Schumer declines to say whether Trump executive orders are legal: They don't 'do the job'

Schumer declines to say whether Trump executive orders are legal: They don't 'do the job'
© Bonnie Cash

Senate Minority Leader Charles SchumerChuck SchumerPelosi slams Trump executive order on pre-existing conditions: It 'isn't worth the paper it's signed on' 3 reasons why Biden is misreading the politics of court packing Cruz blocks amended resolution honoring Ginsburg over language about her dying wish MORE (D-N.Y.) on Sunday declined to say whether four coronavirus relief executive orders issued by President TrumpDonald John TrumpFederal prosecutor speaks out, says Barr 'has brought shame' on Justice Dept. Former Pence aide: White House staffers discussed Trump refusing to leave office Progressive group buys domain name of Trump's No. 1 Supreme Court pick MORE on Saturday were legal, adding simply that the measures don't "do the job."

ABC's George StephanopoulosGeorge Robert StephanopoulosColbert implores Pelosi to update 'weaponry' in SCOTUS fight: 'Trump has a literal heat ray' Murkowski: Supreme Court nominee should not be taken up before election Cruz says Senate Republicans likely have votes to confirm Trump Supreme Court nominee MORE asked Schumer on "This Week" whether the orders Trump signed after negotiations with Congress fell apart were legal.

"I'll leave that up to the attorneys," Schumer responded. "It doesn't do the job. It's not going to go into effect in most places for weeks or months because it's so put together in a crazy way."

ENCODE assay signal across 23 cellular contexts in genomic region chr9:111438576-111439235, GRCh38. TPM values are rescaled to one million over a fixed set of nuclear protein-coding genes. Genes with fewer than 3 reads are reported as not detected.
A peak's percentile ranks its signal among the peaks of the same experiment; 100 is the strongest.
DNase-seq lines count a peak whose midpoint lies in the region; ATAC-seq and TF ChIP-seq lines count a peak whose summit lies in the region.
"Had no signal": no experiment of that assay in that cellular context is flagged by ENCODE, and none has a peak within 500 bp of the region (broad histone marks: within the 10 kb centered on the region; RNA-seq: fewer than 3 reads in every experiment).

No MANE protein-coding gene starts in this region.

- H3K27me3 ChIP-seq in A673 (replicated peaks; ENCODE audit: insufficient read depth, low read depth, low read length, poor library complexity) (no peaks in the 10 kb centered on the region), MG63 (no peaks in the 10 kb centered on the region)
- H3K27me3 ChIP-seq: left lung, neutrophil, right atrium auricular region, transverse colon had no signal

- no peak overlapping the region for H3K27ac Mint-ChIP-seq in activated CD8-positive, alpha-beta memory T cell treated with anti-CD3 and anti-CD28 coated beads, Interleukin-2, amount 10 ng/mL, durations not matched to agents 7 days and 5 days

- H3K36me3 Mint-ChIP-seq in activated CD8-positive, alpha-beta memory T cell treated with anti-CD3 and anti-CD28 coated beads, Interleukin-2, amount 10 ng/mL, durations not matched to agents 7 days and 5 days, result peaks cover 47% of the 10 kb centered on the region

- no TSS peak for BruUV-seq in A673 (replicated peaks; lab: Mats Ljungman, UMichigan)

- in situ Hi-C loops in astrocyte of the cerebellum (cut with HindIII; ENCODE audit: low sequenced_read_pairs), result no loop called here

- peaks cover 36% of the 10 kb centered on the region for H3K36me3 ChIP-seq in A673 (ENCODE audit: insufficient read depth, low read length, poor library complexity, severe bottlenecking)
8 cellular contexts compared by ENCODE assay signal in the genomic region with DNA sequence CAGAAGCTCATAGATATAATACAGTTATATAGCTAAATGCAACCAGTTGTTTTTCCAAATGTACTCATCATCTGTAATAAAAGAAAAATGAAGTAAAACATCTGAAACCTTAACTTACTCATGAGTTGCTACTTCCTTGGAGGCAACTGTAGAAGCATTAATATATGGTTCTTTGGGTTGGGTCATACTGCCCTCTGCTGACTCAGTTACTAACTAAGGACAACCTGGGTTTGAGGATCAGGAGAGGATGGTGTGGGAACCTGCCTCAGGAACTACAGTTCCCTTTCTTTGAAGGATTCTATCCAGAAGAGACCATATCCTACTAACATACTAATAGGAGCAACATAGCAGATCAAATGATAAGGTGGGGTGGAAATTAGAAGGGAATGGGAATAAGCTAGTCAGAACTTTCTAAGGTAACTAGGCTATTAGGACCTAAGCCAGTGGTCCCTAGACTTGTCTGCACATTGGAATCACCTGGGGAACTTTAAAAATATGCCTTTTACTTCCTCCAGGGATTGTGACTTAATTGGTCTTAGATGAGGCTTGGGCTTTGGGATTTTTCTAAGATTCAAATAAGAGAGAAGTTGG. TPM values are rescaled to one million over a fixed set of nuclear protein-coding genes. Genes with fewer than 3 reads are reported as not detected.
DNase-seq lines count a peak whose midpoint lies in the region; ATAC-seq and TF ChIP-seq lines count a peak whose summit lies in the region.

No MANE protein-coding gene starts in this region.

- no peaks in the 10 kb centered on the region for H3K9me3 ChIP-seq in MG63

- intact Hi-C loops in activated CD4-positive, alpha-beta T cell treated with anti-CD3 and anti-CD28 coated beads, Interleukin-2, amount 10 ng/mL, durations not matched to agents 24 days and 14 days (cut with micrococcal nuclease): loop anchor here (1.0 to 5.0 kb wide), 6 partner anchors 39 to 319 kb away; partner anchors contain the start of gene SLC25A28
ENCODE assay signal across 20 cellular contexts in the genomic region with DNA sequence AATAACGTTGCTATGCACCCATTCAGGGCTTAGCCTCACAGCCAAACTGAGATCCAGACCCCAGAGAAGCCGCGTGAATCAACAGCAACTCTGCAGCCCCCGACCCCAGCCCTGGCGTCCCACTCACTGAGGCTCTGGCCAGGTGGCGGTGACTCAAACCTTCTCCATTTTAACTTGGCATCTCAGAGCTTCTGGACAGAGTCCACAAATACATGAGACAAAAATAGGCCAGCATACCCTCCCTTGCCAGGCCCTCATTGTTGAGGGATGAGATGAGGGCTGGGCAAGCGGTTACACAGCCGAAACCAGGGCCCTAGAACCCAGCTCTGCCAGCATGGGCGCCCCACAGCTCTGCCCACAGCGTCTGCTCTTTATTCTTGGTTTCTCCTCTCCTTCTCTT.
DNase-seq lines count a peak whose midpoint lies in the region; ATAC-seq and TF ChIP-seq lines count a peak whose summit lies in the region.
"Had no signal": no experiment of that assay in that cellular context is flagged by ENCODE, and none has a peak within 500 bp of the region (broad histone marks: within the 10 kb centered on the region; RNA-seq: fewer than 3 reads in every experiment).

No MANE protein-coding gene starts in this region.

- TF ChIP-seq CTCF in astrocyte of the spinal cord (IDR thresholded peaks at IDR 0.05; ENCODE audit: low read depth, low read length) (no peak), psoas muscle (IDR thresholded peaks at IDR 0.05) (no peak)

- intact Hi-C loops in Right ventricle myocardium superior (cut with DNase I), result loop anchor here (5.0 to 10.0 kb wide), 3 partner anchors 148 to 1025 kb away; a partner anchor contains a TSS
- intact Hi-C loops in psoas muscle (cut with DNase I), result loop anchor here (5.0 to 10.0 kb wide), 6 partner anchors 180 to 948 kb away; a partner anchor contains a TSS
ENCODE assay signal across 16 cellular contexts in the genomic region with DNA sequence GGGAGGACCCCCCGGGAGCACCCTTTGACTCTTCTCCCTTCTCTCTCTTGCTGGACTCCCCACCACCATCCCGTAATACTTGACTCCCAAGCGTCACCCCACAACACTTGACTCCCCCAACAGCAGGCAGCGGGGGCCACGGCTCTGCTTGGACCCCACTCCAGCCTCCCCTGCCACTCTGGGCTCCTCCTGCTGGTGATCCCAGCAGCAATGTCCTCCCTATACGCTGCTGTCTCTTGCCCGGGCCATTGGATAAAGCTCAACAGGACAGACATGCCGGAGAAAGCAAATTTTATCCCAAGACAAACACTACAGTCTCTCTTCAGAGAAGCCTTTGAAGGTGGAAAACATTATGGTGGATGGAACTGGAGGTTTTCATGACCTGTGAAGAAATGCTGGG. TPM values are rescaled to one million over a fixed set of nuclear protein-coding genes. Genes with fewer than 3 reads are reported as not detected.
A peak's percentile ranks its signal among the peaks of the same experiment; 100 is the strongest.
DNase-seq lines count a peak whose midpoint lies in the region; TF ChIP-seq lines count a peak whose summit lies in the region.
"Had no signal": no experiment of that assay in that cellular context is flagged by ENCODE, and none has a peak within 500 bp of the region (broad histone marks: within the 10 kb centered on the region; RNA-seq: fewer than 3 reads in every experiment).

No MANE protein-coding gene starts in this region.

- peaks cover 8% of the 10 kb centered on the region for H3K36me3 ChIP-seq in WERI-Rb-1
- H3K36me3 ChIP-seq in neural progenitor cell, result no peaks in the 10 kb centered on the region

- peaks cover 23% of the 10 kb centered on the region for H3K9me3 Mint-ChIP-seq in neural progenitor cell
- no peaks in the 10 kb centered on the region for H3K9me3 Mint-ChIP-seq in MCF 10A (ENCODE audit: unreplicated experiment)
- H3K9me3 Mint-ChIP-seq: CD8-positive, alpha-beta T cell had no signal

"If he just would have renewed the $600 as we do in the HEROES bill through January, things would flow smoothly," he added.

ADVERTISEMENT

Trump signed the four orders at his club in Bedminster, N.J., Saturday evening before a crowd of members. One order lowers the now-expired enhanced unemployment benefit from $600 to $400 per week, with states on the hook for $100 of that, and extends it through the end of the year. Another order defers payroll tax payments and a third defers student loan payments. A fourth aims to prevent evictions though does not appear to actually extend the moratorium on them. 

Schumer on Sunday also slammed Trump's payroll tax deferral, pointing out that many employers will continue withholding taxes so as to not stick employees with a large bill when the deferral period ends. That doesn't pump money into the economy, Schumer said. And, he added, if Trump gets his wish for a permanent payroll tax reduction, that depletes money from the social security and Medicare trust funds.

Anyone who receives Social Security or Medicare "better watch out if President Trump is reelected," Schumer said.